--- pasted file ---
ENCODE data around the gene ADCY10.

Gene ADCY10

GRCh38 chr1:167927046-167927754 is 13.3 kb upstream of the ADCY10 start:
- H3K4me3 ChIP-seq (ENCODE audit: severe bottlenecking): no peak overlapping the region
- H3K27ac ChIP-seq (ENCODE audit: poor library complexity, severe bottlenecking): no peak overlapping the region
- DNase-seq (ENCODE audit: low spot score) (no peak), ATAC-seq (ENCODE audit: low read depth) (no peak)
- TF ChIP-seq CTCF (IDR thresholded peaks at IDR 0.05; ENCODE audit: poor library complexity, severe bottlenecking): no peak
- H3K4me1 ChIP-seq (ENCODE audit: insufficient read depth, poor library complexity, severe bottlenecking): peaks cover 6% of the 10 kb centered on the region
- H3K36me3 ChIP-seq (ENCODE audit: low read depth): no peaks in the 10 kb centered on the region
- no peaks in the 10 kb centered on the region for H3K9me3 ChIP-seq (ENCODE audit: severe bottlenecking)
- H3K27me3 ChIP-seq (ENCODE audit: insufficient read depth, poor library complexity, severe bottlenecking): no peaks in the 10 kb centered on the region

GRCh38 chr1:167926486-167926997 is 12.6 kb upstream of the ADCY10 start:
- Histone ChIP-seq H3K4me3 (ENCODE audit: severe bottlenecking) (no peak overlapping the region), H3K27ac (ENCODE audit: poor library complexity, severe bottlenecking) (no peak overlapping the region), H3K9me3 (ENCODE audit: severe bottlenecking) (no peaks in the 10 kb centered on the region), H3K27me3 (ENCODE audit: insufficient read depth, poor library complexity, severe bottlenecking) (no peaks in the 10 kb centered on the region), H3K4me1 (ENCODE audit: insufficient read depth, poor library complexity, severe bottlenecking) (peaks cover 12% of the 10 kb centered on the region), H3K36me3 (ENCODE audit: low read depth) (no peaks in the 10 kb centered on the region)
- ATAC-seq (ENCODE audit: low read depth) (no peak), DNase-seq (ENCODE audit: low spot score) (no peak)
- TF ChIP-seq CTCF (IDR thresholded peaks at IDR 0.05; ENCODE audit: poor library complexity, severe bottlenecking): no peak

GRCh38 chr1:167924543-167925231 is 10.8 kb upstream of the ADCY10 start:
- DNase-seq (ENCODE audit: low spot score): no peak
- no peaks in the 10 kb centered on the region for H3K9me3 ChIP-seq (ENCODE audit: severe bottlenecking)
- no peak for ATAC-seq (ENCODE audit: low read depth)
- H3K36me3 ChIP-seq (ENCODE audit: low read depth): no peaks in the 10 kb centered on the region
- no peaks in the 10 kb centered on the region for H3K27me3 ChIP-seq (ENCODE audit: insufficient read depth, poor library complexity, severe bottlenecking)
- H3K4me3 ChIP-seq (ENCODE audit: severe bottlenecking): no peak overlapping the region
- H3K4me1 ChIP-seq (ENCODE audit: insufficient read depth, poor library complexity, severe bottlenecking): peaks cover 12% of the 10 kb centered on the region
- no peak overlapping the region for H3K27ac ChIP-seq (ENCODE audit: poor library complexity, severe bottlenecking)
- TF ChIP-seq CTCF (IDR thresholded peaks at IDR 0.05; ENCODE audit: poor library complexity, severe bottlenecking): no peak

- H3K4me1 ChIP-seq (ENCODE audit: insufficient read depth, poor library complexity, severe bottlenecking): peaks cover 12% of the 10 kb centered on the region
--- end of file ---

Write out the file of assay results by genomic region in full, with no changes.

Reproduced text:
ENCODE data around the gene ADCY10.

Gene ADCY10

GRCh38 chr1:167927046-167927754 is 13.3 kb upstream of the ADCY10 start:
- H3K4me3 ChIP-seq (ENCODE audit: severe bottlenecking): no peak overlapping the region
- H3K27ac ChIP-seq (ENCODE audit: poor library complexity, severe bottlenecking): no peak overlapping the region
- DNase-seq (ENCODE audit: low spot score) (no peak), ATAC-seq (ENCODE audit: low read depth) (no peak)
- TF ChIP-seq CTCF (IDR thresholded peaks at IDR 0.05; ENCODE audit: poor library complexity, severe bottlenecking): no peak
- H3K4me1 ChIP-seq (ENCODE audit: insufficient read depth, poor library complexity, severe bottlenecking): peaks cover 6% of the 10 kb centered on the region
- H3K36me3 ChIP-seq (ENCODE audit: low read depth): no peaks in the 10 kb centered on the region
- no peaks in the 10 kb centered on the region for H3K9me3 ChIP-seq (ENCODE audit: severe bottlenecking)
- H3K27me3 ChIP-seq (ENCODE audit: insufficient read depth, poor library complexity, severe bottlenecking): no peaks in the 10 kb centered on the region

GRCh38 chr1:167926486-167926997 is 12.6 kb upstream of the ADCY10 start:
- Histone ChIP-seq H3K4me3 (ENCODE audit: severe bottlenecking) (no peak overlapping the region), H3K27ac (ENCODE audit: poor library complexity, severe bottlenecking) (no peak overlapping the region), H3K9me3 (ENCODE audit: severe bottlenecking) (no peaks in the 10 kb centered on the region), H3K27me3 (ENCODE audit: insufficient read depth, poor library complexity, severe bottlenecking) (no peaks in the 10 kb centered on the region), H3K4me1 (ENCODE audit: insufficient read depth, poor library complexity, severe bottlenecking) (peaks cover 12% of the 10 kb centered on the region), H3K36me3 (ENCODE audit: low read depth) (no peaks in the 10 kb centered on the region)
- ATAC-seq (ENCODE audit: low read depth) (no peak), DNase-seq (ENCODE audit: low spot score) (no peak)
- TF ChIP-seq CTCF (IDR thresholded peaks at IDR 0.05; ENCODE audit: poor library complexity, severe bottlenecking): no peak

GRCh38 chr1:167924543-167925231 is 10.8 kb upstream of the ADCY10 start:
- DNase-seq (ENCODE audit: low spot score): no peak
- no peaks in the 10 kb centered on the region for H3K9me3 ChIP-seq (ENCODE audit: severe bottlenecking)
- no peak for ATAC-seq (ENCODE audit: low read depth)
- H3K36me3 ChIP-seq (ENCODE audit: low read depth): no peaks in the 10 kb centered on the region
- no peaks in the 10 kb centered on the region for H3K27me3 ChIP-seq (ENCODE audit: insufficient read depth, poor library complexity, severe bottlenecking)
- H3K4me3 ChIP-seq (ENCODE audit: severe bottlenecking): no peak overlapping the region
- H3K4me1 ChIP-seq (ENCODE audit: insufficient read depth, poor library complexity, severe bottlenecking): peaks cover 12% of the 10 kb centered on the region
- no peak overlapping the region for H3K27ac ChIP-seq (ENCODE audit: poor library complexity, severe bottlenecking)
- TF ChIP-seq CTCF (IDR thresholded peaks at IDR 0.05; ENCODE audit: poor library complexity, severe bottlenecking): no peak

- H3K4me1 ChIP-seq (ENCODE audit: insufficient read depth, poor library complexity, severe bottlenecking): peaks cover 12% of the 10 kb centered on the region